For the past week or so, I've had the same dish stuck in my head, spinning over and over like a record on repeat. In Ethiopia, it's called bozena shiro — a lush, silky stew made from ground chickpea flour, clarified butter, a laundry list of fragrant spices and tiny pieces of beef simmered until they're all but indistinguishable. It was brought to my attention by Hana Belachew, a waitress at Lalibela, the newest addition to the restaurant-dense strip of Fairfax known as Little Ethiopia. It turns out she would know exactly what to recommend: Her mother is the chef, and with the help of Hana's five sisters (and one brother) who run the front of house, the family is serving some of the most addictively delicious Ethiopian cooking in Los Angeles.

Back to that chickpea stew: It arrives bubbling hot in a small, black cauldron, along with big floppy sheets of injera — the thin, slightly spongy sourdough pancake that you use to sop up the ruddy, brick-red stew. The bozena shiro is deep and earthy, like the booming pluck of a bass string. The injera cuts through with a lemony tang, and you're left wondering how the simple combination of beans and bread can pack such a revelatory amount of pleasure.

If you have spent any amount of time eating in L.A.'s small but robust Little Ethiopia neighborhood — which boasts crisp-skinned trout with lemon at Buna Market and bowls of slick fava bean foul (tricked out to resemble Mexican bean dip) at Meals by Genet — you might be familiar with the cooking of Tenagne Belachew, a matronly grandmother from a small town in northern Ethiopia. She's cooked in the community for more than a decade, at Little Ethiopia stalwarts Rahel and Marathon.

Over the years Belachew has attracted something akin to a cult following among local diners, and when she arrives at your table with a warm smile, brandishing a sizzling platter of derek tibs (butter-sauteed cubes of beef flecked with herbs), you'll understand why her 2-month-old restaurant already has amassed a roomful of regulars at dinnertime.

The prevailing wisdom when it comes to Ethiopian food in Los Angeles is that most restaurants serve a similar menu of mostly vegan, long-simmered stews and a handful of beloved meat dishes like kitfo, a sort of beef tartare with copious amounts of clarified butter and the peppery spice mixture known as berbere.

Generally speaking, the Ethiopian spot you frequented for date night or “meatless Monday” reflected a preference for ambiance more than anything else, whether you were into the slick, modern-bistro look of Meals by Genet or the colorful African artwork and ornate wicker tables at Messob.

At Lalibela, the vibe is pretty subdued — white walls are hung with a few traditionalist paintings, a cozy patio in the back is situated under a shady canopy, and a small marble bar functions more for aesthetics than actual drinking. The air is lightly perfumed with the scent of incense, and a jangly 1970s Ethiopian funk track might come on over the loudspeakers, which is to say that Lalibela feels like a pretty groovy place.

Tenagne Belachew, with three of her daughters; Credit: Anne Fishbein

Tenagne Belachew, with three of her daughters; Credit: Anne Fishbein

While it's true that Lalibela serves many of the Ethiopian staples common everywhere else, it's the delicate, subtly spiced details that set it apart. There are crispy, house-made sambusas, triangle-shaped pastries filled with lentils and onions and paired with a swipe of bright green jalapeño sauce, and a deeply entrancing version of Ethiopia's national dish, doro wot, a dark, formidable stew fortified with poached chicken and hardboiled eggs; it could easily be mistaken for a soul-stirring variation of Oaxacan mole. There is a lean Somali riff on kitfo, amped up with minced jalapeños, which you can either scoop up with house-made injera or have tucked into a crusty French roll as a sandwich.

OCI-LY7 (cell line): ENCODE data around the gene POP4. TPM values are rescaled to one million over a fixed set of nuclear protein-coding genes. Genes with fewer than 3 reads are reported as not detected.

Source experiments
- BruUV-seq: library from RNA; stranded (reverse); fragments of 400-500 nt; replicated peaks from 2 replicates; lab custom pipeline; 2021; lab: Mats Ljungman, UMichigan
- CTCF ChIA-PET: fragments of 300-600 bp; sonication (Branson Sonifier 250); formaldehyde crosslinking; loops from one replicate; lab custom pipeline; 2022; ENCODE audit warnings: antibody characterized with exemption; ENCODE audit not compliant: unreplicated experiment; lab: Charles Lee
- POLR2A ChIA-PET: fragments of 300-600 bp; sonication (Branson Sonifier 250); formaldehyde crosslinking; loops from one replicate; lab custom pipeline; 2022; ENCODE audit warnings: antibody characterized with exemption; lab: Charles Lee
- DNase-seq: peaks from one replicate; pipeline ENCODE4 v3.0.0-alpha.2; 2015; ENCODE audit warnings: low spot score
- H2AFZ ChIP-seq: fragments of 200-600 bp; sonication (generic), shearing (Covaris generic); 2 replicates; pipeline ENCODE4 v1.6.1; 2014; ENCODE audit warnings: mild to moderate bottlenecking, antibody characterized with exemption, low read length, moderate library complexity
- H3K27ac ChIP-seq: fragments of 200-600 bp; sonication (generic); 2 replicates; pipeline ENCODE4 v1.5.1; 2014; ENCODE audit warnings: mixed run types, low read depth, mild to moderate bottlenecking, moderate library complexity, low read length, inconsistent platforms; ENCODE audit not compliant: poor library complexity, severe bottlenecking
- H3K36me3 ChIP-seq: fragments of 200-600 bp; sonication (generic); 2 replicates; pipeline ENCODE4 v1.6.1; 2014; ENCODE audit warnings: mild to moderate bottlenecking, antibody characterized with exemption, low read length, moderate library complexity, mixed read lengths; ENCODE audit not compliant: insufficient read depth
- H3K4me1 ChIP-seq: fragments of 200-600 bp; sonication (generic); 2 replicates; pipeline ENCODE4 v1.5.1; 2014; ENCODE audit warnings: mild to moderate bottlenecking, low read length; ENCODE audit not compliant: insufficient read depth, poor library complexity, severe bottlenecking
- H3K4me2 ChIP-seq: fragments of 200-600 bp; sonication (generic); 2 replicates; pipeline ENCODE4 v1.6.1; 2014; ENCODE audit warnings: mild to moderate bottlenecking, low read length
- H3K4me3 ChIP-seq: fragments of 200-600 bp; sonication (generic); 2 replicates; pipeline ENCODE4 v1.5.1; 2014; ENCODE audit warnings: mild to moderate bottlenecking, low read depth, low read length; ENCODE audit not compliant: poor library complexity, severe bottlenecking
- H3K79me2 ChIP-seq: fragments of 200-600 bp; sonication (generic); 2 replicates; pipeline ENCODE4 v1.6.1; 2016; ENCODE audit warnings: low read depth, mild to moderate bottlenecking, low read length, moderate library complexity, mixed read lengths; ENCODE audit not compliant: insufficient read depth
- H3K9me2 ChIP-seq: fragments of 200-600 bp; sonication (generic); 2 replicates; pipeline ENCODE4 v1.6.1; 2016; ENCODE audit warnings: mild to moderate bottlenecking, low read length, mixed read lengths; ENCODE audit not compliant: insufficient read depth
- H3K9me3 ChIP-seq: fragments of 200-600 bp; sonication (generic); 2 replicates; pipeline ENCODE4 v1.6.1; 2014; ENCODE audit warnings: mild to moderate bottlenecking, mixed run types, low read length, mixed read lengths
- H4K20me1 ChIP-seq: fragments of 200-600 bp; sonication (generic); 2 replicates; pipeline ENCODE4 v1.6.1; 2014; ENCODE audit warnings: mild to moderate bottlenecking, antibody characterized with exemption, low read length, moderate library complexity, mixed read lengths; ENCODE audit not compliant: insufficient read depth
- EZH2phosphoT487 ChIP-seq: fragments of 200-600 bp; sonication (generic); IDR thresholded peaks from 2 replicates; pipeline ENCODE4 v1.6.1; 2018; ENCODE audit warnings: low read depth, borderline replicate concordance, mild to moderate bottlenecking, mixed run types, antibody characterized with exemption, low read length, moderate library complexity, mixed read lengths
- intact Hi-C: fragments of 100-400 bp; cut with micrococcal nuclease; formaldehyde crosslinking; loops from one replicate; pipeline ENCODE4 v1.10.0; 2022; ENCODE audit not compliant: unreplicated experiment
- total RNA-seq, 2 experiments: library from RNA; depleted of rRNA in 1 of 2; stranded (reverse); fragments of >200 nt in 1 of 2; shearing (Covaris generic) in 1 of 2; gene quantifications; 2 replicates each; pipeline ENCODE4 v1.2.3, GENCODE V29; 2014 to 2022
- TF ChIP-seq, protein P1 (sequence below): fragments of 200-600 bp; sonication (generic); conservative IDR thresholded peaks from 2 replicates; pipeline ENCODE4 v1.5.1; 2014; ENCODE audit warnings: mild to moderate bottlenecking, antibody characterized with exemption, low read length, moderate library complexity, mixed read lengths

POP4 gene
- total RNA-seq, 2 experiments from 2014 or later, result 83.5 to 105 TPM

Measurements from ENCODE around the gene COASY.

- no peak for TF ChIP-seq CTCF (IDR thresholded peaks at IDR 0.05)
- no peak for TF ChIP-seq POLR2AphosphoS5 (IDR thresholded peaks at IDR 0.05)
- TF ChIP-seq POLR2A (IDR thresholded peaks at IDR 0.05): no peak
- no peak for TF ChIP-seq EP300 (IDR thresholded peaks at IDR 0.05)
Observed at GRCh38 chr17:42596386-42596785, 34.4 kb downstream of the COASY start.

Of course, you will most likely end up with one of the menu's platters, which arrive on large, communal plates draped with a layer of injera and then loaded like a painter's palette with little mounds of vegetable dishes. Order the “Veggie Utopia” and you'll encounter a bouquet of tender split peas, chickpea fritters, lentils stained with curry powder, soft potatoes, collard greens, scoops of fresh Ethiopian cottage cheese and whatever else the kitchen has prepared that day — an onslaught of different textures and spices, portioned so that there is enough to tantalize but not overwhelm.

For dessert, the viscous fruit smoothies known as spris are a cure for hot Ethiopian summers, made with avocado, mango and papaya layered like a tie-dye parfait and sweetened with a drizzle of sweet, black currant syrup. Or you could opt for a slice of truly outstanding tiramisu (a holdover from the country's Italian occupation during World War II), which pairs well with a cup of Ethiopian coffee, roasted in-house.

Lalibela is the type of family-run jewel you might dream about encountering, a place where recipes are passed down through several generations, and the grandmother in the kitchen tends to pots that have been simmering for days at a time. That fantasy might exist solely in our heads most of the time, but occasionally you discover the bona fide version — and in the case of Lalibela, you can expect to be haunted by something as simple as chickpea stew for a long time to come.

LALIBELA ETHIOPIAN RESTAURANT | Two stars | 1025 S. Fairfax Ave., Fairfax | (323) 965-1025 | | Daily, 11 a.m.-11 p.m. | Street parking | BYOB

Ethiopian coffee, roasted in-house; Credit: Anne Fishebein

Ethiopian coffee, roasted in-house; Credit: Anne Fishebein

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